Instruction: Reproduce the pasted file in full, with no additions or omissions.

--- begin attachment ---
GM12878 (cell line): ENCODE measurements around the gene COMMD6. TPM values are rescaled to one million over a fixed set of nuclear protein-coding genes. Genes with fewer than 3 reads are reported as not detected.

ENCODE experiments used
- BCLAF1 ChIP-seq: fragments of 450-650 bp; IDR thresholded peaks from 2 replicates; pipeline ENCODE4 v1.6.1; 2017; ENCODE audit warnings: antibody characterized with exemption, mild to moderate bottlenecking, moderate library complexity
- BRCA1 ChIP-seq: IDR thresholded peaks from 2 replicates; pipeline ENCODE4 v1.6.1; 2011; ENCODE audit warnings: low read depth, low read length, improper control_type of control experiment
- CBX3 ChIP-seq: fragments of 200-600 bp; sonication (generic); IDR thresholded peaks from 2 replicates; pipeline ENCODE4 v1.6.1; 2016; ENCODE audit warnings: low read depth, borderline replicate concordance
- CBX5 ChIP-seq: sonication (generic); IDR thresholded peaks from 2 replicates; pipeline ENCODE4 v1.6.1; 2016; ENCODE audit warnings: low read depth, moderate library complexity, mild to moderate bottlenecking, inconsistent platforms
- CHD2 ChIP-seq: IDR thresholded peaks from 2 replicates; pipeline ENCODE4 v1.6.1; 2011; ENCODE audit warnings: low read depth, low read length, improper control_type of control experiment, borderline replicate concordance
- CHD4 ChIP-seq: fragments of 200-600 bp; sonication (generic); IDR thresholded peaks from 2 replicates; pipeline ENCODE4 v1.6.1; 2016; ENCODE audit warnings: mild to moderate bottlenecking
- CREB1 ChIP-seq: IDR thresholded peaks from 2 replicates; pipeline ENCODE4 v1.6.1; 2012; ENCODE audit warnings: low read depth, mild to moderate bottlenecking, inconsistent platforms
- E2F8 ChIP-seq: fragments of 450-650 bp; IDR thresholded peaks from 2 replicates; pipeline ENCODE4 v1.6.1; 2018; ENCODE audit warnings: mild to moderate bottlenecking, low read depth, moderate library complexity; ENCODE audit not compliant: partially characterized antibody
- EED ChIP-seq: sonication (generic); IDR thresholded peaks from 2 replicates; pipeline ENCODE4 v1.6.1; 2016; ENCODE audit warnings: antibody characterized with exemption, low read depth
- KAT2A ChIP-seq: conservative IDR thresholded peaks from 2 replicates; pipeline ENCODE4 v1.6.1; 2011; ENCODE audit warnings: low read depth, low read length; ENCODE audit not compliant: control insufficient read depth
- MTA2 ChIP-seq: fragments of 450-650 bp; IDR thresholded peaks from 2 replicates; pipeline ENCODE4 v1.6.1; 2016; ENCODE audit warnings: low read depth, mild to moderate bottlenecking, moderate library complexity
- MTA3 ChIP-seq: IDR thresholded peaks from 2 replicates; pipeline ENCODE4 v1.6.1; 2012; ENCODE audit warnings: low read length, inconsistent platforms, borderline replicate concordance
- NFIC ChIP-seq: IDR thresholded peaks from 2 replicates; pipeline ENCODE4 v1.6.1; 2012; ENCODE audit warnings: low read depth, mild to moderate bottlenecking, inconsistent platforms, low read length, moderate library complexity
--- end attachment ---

GM12878 (cell line): ENCODE measurements around the gene COMMD6. TPM values are rescaled to one million over a fixed set of nuclear protein-coding genes. Genes with fewer than 3 reads are reported as not detected.

ENCODE experiments used
- BCLAF1 ChIP-seq: fragments of 450-650 bp; IDR thresholded peaks from 2 replicates; pipeline ENCODE4 v1.6.1; 2017; ENCODE audit warnings: antibody characterized with exemption, mild to moderate bottlenecking, moderate library complexity
- BRCA1 ChIP-seq: IDR thresholded peaks from 2 replicates; pipeline ENCODE4 v1.6.1; 2011; ENCODE audit warnings: low read depth, low read length, improper control_type of control experiment
- CBX3 ChIP-seq: fragments of 200-600 bp; sonication (generic); IDR thresholded peaks from 2 replicates; pipeline ENCODE4 v1.6.1; 2016; ENCODE audit warnings: low read depth, borderline replicate concordance
- CBX5 ChIP-seq: sonication (generic); IDR thresholded peaks from 2 replicates; pipeline ENCODE4 v1.6.1; 2016; ENCODE audit warnings: low read depth, moderate library complexity, mild to moderate bottlenecking, inconsistent platforms
- CHD2 ChIP-seq: IDR thresholded peaks from 2 replicates; pipeline ENCODE4 v1.6.1; 2011; ENCODE audit warnings: low read depth, low read length, improper control_type of control experiment, borderline replicate concordance
- CHD4 ChIP-seq: fragments of 200-600 bp; sonication (generic); IDR thresholded peaks from 2 replicates; pipeline ENCODE4 v1.6.1; 2016; ENCODE audit warnings: mild to moderate bottlenecking
- CREB1 ChIP-seq: IDR thresholded peaks from 2 replicates; pipeline ENCODE4 v1.6.1; 2012; ENCODE audit warnings: low read depth, mild to moderate bottlenecking, inconsistent platforms
- E2F8 ChIP-seq: fragments of 450-650 bp; IDR thresholded peaks from 2 replicates; pipeline ENCODE4 v1.6.1; 2018; ENCODE audit warnings: mild to moderate bottlenecking, low read depth, moderate library complexity; ENCODE audit not compliant: partially characterized antibody
- EED ChIP-seq: sonication (generic); IDR thresholded peaks from 2 replicates; pipeline ENCODE4 v1.6.1; 2016; ENCODE audit warnings: antibody characterized with exemption, low read depth
- KAT2A ChIP-seq: conservative IDR thresholded peaks from 2 replicates; pipeline ENCODE4 v1.6.1; 2011; ENCODE audit warnings: low read depth, low read length; ENCODE audit not compliant: control insufficient read depth
- MTA2 ChIP-seq: fragments of 450-650 bp; IDR thresholded peaks from 2 replicates; pipeline ENCODE4 v1.6.1; 2016; ENCODE audit warnings: low read depth, mild to moderate bottlenecking, moderate library complexity
- MTA3 ChIP-seq: IDR thresholded peaks from 2 replicates; pipeline ENCODE4 v1.6.1; 2012; ENCODE audit warnings: low read length, inconsistent platforms, borderline replicate concordance
- NFIC ChIP-seq: IDR thresholded peaks from 2 replicates; pipeline ENCODE4 v1.6.1; 2012; ENCODE audit warnings: low read depth, mild to moderate bottlenecking, inconsistent platforms, low read length, moderate library complexity